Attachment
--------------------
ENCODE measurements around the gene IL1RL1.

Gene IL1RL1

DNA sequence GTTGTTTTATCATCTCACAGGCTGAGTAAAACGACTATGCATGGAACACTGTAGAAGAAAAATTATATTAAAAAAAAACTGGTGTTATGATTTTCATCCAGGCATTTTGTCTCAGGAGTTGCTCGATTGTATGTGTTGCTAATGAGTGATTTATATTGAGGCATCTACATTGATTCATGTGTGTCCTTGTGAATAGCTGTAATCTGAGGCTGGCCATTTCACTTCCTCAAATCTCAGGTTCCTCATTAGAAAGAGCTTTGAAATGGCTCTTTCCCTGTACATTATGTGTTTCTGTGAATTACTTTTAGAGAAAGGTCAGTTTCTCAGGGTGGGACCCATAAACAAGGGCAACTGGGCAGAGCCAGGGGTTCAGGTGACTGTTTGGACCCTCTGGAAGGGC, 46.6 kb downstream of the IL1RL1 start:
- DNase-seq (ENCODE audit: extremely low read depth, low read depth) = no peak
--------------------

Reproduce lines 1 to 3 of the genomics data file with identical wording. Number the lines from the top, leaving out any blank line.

ENCODE measurements around the gene IL1RL1.

Gene IL1RL1

DNA sequence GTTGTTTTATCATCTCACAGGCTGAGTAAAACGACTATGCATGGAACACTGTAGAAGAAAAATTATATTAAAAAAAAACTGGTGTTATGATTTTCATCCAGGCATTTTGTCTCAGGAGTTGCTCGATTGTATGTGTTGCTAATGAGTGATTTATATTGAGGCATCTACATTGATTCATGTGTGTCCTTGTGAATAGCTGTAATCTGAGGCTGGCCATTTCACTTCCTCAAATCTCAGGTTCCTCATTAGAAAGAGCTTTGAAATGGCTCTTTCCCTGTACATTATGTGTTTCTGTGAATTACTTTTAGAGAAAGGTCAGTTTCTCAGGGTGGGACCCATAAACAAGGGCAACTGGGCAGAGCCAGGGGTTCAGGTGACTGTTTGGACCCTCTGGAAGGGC, 46.6 kb downstream of the IL1RL1 start: